Nobody will disagree with the fact that an educational institution will not be able to transform into a great institution by technology, infrastructure and advertisement alone. No wonder that despite the growth in private higher educational institutions, people in India still prefer public institutions over private institutions. The best example for this preference can be seen in the growth of private coaching institutions in various parts of the country that help students secure admission in prestigious public institutions. Since there is a huge demand-supply gap for getting into prestigious public institutions like the IITs, IIMs, IISERs, NITs and prominent central universities (such as Jawaharlal Nehru University), research institutions under Council of Scientific and Industrial Research, etc., competition for entry is intense. It is also important to note that more than 80% of the research students in India are still part of the government-funded public universities. Despite the growth of the private sector, public higher education remains more attractive to many Indians due to affordable tuition fee and living costs, a liberal campus atmosphere, campus diversity and relatively strong academic programs.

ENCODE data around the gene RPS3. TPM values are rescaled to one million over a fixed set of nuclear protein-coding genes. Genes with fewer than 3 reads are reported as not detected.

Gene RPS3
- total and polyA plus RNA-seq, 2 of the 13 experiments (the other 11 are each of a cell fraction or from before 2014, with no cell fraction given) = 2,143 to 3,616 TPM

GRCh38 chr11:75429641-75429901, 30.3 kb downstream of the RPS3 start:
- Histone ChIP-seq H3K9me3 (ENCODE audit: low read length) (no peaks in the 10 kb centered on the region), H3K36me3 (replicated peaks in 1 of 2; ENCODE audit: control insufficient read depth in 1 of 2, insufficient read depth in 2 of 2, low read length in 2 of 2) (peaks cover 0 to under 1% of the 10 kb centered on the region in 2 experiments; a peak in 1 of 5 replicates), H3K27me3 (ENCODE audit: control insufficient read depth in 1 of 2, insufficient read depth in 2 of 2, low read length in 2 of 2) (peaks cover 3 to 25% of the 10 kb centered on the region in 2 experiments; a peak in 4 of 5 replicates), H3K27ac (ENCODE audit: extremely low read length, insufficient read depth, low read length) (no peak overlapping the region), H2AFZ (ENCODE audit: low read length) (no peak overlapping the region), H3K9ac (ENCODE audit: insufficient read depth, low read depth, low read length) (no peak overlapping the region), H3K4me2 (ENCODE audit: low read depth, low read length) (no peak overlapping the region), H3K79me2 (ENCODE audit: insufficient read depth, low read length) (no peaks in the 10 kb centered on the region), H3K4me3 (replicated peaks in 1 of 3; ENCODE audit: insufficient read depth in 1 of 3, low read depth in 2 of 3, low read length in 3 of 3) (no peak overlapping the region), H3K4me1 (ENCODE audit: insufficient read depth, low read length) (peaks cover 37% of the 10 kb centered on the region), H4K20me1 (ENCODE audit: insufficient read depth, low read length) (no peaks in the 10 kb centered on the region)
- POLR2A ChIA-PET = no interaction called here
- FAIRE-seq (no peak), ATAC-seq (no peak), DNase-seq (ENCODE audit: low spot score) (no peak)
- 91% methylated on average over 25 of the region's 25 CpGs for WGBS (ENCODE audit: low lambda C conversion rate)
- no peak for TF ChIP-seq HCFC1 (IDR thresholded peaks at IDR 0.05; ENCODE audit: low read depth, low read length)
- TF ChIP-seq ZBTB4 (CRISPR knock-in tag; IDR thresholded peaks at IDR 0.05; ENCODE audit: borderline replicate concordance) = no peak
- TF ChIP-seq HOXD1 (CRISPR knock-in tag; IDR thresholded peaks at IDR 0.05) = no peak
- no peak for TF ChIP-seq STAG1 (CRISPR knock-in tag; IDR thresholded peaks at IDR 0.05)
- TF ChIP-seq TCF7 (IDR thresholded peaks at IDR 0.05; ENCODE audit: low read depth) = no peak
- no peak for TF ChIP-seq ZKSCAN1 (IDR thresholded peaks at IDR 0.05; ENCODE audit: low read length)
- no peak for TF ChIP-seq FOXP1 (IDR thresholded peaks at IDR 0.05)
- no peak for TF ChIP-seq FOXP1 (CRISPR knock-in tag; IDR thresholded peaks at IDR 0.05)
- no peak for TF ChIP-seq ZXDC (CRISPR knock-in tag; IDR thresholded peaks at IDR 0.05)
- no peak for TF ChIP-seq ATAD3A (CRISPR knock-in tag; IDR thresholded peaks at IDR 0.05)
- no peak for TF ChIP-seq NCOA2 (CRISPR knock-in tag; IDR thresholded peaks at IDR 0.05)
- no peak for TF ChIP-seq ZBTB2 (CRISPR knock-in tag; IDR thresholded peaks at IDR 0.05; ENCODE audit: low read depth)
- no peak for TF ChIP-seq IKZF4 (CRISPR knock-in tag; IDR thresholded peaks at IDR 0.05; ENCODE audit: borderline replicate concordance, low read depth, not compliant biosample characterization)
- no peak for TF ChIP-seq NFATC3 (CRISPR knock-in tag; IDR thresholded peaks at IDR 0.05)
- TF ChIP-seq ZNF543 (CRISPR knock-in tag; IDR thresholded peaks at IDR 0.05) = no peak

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Eldho Mathews is listed incorrectly above.  He is the first author on this essay.

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Eldho Mathews works as Head, Internationalising Higher Education-South India, with the British Council in Chennai, India. The views expressed here are solely of the author in his private capacity

Abhilash G. Nath holds a doctorate in Political Philosophy from Jawaharlal Nehru University, New Delhi. He teaches Political Science.